By using this site, you agree to our updated Privacy Policy and our Terms of Use. Manage your Cookies Settings.
438,756 Members | 1,745 Online
Bytes IT Community
+ Ask a Question
Need help? Post your question and get tips & solutions from a community of 438,756 IT Pros & Developers. It's quick & easy.

Empty Query Cache

P: n/a
Hello,

Running a query for the first time on DB2 takes a fixed amount of time.
But when query is executed for the second time, the amount of time is
usually less since the query is (most probably) cached already.

I would like to clear out the DB2-UDB 8.2 query cache (I want the
previous execution time again).

Any advice would be appreciated.

Thanks.

Regards,
Salem

Nov 12 '05 #1
Share this Question
Share on Google+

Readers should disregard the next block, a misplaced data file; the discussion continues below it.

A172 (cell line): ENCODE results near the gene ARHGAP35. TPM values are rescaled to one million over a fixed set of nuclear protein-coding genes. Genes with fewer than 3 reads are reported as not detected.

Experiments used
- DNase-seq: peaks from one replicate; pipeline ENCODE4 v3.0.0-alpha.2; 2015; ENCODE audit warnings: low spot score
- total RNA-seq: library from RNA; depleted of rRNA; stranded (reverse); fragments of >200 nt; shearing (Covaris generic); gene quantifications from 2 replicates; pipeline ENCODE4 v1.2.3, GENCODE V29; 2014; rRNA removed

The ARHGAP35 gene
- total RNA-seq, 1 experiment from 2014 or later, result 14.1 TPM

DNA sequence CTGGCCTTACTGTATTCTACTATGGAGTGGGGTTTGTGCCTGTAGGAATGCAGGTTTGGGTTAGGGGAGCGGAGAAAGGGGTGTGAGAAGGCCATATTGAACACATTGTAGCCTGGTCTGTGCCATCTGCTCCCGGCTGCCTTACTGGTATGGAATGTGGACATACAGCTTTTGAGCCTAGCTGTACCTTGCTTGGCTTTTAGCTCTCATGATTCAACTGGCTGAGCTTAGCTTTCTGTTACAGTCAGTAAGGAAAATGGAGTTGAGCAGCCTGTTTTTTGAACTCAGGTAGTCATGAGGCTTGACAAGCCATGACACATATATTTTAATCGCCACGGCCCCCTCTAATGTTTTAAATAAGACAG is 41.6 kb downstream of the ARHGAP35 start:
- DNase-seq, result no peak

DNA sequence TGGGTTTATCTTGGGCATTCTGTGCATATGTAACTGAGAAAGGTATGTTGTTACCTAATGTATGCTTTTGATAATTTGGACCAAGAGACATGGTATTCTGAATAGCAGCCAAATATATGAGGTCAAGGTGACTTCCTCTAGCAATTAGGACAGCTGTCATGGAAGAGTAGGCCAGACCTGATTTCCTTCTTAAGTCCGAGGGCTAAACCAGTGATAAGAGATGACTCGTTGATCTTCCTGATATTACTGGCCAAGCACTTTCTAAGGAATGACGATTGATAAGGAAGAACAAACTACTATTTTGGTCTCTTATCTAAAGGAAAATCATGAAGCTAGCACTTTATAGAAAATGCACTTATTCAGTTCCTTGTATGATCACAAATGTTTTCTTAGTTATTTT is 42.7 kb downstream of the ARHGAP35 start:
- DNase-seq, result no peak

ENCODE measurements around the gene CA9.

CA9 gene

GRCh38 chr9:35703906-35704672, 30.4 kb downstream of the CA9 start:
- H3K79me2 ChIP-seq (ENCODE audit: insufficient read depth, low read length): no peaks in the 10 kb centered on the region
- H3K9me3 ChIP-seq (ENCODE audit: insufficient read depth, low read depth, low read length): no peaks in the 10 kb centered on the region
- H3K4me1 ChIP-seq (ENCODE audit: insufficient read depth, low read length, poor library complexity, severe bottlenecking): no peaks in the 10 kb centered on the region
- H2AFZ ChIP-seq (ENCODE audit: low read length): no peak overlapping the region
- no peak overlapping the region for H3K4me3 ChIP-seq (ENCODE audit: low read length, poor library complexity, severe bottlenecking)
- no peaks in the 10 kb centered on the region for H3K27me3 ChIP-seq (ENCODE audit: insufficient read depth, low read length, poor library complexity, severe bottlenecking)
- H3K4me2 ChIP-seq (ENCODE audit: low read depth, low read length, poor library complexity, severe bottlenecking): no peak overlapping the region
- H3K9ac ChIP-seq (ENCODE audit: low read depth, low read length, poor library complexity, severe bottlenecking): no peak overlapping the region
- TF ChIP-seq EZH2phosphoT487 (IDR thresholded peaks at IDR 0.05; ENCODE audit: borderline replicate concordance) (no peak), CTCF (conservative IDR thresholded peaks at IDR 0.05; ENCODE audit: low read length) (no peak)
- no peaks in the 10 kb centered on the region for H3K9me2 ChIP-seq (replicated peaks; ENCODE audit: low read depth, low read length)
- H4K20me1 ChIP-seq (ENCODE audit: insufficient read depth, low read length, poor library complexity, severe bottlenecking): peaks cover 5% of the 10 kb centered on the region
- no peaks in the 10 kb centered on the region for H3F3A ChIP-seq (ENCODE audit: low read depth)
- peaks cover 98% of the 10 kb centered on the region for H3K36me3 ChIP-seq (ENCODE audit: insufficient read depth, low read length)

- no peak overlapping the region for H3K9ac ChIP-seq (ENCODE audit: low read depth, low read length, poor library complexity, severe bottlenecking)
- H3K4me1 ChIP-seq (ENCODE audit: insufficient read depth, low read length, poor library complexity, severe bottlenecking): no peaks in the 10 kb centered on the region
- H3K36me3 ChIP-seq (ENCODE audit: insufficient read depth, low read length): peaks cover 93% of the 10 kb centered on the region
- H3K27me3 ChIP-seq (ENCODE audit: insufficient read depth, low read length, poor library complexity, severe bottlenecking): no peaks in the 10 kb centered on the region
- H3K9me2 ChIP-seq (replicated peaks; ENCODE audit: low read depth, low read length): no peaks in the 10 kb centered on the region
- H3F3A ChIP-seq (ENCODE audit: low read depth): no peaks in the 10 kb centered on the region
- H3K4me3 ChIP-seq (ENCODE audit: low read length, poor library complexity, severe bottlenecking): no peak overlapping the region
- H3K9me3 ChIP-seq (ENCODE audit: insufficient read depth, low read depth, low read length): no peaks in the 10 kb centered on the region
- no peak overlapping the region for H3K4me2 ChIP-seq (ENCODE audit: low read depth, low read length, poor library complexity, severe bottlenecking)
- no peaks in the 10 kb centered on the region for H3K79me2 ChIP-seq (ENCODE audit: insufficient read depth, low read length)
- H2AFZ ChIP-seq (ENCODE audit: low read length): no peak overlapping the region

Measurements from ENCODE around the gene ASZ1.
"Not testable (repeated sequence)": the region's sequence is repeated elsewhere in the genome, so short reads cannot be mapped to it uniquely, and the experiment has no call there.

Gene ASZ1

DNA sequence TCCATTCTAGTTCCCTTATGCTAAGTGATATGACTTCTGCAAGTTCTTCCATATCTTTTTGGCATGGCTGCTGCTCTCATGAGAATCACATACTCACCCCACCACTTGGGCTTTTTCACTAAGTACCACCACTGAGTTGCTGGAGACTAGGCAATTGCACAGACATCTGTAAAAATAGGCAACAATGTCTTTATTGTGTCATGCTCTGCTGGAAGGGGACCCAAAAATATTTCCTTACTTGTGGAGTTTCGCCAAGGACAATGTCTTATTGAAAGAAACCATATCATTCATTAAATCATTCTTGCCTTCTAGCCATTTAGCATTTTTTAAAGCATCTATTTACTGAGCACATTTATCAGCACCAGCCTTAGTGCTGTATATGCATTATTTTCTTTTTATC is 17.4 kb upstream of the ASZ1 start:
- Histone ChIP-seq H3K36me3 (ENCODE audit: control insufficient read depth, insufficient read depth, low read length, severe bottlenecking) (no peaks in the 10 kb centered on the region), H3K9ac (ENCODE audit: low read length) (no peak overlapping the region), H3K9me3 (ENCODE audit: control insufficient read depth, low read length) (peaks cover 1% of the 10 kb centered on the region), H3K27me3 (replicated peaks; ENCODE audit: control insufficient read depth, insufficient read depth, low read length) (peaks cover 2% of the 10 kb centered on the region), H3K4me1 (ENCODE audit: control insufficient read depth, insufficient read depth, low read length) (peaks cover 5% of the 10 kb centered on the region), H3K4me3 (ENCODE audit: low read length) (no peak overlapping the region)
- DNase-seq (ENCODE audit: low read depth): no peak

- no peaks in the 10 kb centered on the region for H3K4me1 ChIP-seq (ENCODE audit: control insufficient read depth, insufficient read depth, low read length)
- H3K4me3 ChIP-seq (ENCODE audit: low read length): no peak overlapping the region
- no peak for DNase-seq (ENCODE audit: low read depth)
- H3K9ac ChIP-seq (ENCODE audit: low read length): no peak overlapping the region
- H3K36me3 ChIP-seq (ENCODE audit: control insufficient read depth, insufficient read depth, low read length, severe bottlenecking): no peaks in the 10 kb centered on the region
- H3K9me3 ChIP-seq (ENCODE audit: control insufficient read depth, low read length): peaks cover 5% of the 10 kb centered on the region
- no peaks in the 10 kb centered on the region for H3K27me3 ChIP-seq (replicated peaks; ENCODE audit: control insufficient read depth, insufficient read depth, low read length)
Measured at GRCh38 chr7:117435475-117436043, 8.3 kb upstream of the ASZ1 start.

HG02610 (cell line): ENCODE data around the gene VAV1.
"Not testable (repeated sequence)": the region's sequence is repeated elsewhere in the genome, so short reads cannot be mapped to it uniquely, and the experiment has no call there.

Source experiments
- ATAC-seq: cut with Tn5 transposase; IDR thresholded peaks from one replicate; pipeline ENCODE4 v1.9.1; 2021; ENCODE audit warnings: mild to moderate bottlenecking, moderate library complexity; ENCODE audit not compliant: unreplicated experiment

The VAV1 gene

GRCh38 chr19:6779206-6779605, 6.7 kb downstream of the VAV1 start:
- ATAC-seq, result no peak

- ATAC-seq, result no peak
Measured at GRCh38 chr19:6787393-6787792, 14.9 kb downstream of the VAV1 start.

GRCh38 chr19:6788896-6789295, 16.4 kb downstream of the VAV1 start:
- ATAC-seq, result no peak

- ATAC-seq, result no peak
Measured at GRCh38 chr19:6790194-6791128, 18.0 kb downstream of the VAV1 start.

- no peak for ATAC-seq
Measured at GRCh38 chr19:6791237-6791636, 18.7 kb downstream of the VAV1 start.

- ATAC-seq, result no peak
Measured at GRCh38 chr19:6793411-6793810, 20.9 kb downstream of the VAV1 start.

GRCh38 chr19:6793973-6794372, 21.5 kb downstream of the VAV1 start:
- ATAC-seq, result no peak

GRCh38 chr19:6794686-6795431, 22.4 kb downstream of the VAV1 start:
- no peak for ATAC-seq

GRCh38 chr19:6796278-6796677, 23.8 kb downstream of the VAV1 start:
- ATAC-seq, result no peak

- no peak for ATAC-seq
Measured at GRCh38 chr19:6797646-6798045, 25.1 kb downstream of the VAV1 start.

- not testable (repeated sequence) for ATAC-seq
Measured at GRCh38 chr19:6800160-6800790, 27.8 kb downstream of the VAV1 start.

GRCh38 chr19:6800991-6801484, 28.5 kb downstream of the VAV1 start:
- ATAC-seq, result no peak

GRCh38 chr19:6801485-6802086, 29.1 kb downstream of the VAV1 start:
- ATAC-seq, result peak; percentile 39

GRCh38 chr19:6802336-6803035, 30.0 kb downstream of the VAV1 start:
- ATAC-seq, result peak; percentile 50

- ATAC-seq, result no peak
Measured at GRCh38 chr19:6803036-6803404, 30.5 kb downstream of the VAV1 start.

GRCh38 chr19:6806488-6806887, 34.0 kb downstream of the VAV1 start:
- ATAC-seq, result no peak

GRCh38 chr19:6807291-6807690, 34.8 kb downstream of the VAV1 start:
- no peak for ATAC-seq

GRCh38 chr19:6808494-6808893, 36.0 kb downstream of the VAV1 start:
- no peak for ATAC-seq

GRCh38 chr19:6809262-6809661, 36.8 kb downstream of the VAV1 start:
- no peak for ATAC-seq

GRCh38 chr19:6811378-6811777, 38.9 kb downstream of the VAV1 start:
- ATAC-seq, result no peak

6 Replies


P: n/a
"UnixSlaxer" <un********@hotmail.com> wrote in message
news:11**********************@o13g2000cwo.googlegr oups.com...
Hello,

Running a query for the first time on DB2 takes a fixed amount of time.
But when query is executed for the second time, the amount of time is
usually less since the query is (most probably) cached already.

I would like to clear out the DB2-UDB 8.2 query cache (I want the
previous execution time again).

Any advice would be appreciated.

Thanks.

Regards,
Salem

There are two different cache's. One is the package cache which has the
execution plan. You can clear this with flush package cache.

The other is the bufferpool(s) that cache the tables and indexes (and system
catalog). The only way to clear it out is to run other large queries that
forces the old data out of the bufferpools, or more reliably, you can use
the activate database and deactivate database command.

Without any connections to the database, attach to the instance and activate
the database. Then connect to the database and run the query. The terminate
all connections to the database (db2 terminate for each connection), and
deactivate the database. Then to run the query again, repeat the steps above
(the bufferpools will be empty each time).

I am not sure why you are doing this, since DB2 is designed to use